So, what's yer trigger then?

So, I’ve wondered from time to time over the past 10 or so years why I get a panic attack every time I go to the grocery store. Doesn’t make sense, you know? I’m the cook. I like to cook, I’m good at it, and I like knowing exactly what’s in my pantry. All of that is comforting to me, and you’d think the grocery store would be my playground. But no. Dread in the parking lot, nervous & tense to the point of tears (I’m not a big cryer, so that’s even more disorienting!) stalking the aisles trying wayyy to hard to keep it together, teeth clenched in the checkout, dangerously distracted driver on the way home, and barf most times when I’m safely home. And barfing is no joke with a Nissen fundoplication, lemme tell ya. What the hell, right? Well I finally sussed it tonight. It’s the goddamned 80s soundtrack they play in the grocery store. Doesn’t matter where you go, there’s the same format so it’s not like changing stores will be of much use. If it was on MTV, it’s playing hockey with my hypertrophic amygdala. So, OK I know the trigger now. I even know why it’s a trigger. But here’s the weird part. The antidote: Nicki Minaj. Christ on crutches I hate her music. Can’t find anything redeeming about it. But it chases away the 80s dementors, so what’re ya gonna do?

So sing along everybody! If you got the PTSD or random-assed anxiety attacks, what flips your switch? And how do you like to unflip that sucker?

Hair.

OP, I hear you. Same issue, I want to run like the wind when I go in a big box store of any kind. There is a small Market close-ish to me that I don’t mind so much. No muzak playing. Lately, though they have one florescent bulb flickering. Drives me batty. I complained about it. The manager (a guy I know a bit) and just laughed. So I avoid that aisle, now. I don’t need no stinkin’ can goods anyway.

As a kid, I could never stand the sight of Roy Rogers’ horse.

Mine, right now, is making dinner. My son will only eat certain foods and argues about every meal. Then that turns into a fight about something else. My husband and daughter join in, and it turns into the worst part of any day. Just being in the kitchen is very stressful, and I love cooking.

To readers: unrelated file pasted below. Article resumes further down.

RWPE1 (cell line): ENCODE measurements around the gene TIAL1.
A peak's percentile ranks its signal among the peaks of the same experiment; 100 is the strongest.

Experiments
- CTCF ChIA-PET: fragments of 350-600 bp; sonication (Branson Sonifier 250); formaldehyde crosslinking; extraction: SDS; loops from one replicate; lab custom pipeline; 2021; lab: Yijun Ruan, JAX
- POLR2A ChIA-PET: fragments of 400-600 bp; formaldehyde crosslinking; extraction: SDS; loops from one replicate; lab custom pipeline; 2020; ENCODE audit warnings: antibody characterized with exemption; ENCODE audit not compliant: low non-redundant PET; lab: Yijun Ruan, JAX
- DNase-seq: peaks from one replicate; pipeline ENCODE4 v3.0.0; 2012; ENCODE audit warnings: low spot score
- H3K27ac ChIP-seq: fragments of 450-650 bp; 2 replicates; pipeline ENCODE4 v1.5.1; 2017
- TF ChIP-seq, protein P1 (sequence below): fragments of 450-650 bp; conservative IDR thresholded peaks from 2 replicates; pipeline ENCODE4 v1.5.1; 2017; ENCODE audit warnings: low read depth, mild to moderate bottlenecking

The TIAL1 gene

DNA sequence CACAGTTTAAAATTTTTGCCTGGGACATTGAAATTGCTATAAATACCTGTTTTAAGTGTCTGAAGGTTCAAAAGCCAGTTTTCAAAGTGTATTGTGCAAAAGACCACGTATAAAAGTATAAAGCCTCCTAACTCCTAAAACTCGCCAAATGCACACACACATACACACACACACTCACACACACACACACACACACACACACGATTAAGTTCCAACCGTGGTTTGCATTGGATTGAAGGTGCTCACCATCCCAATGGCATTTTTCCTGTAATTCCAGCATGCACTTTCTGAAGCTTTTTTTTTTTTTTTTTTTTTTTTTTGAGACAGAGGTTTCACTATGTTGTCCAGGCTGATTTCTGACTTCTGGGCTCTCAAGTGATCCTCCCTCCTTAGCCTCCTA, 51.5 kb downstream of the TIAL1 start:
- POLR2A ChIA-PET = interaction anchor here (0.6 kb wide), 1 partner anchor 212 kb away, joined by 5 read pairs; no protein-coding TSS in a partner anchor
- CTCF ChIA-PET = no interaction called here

People who think the word “then” is a punctuation mark.

This whole thread is frightening.

I don’t know how old your son is, but my stepson was an extremely picky eater. I came into his life when he was three and I decided that the dinner table would be a fight-free zone. My rule was no one could say “yuck” or anything like that. They could say “no thank you” and excuse themselves to get a yogurt and fruit, or a pbj. I just didn’t care if he ate what made, but I wasn’t cooking a bunch of meals. It removed all stress from dinner time and we just enjoyed each other. He ate well enough and started becoming more open to new foods.

Followed this rule when my kids came along. I also did things like deconstruct many meals- pasta with sauce on the side, or salad bar and make your own salad. That way kids chose what they liked, without it being a thing.

Maybe this can help de-stress meal time?

No real anxiety/PTSD type stuff, but I do get utterly depressed for hours on end after visiting my old hometown (the small St. Louis metro-east community I grew up in), to the point that even contemplating going there (for various personal reasons) can lead to a kind of mild anxiety and sadness even before I leave the house.

I go out to eat somewhere nice afterwards, a “treat” kind of place, like a sushi restaurant; generally picks me back up.

Can’t think of a trigger but I’m with you on the grocery store soundtracks, although in my area they are playing more 90s-2000s stuff. I don’t mind them so much pandering to Gen X and Millennials, after all I am Gen X, but they lack variety. For a long time every time I was in the store I heard Clarity by John Mayer, which is a good song but I don’t need to hear it out of context more than a couple times.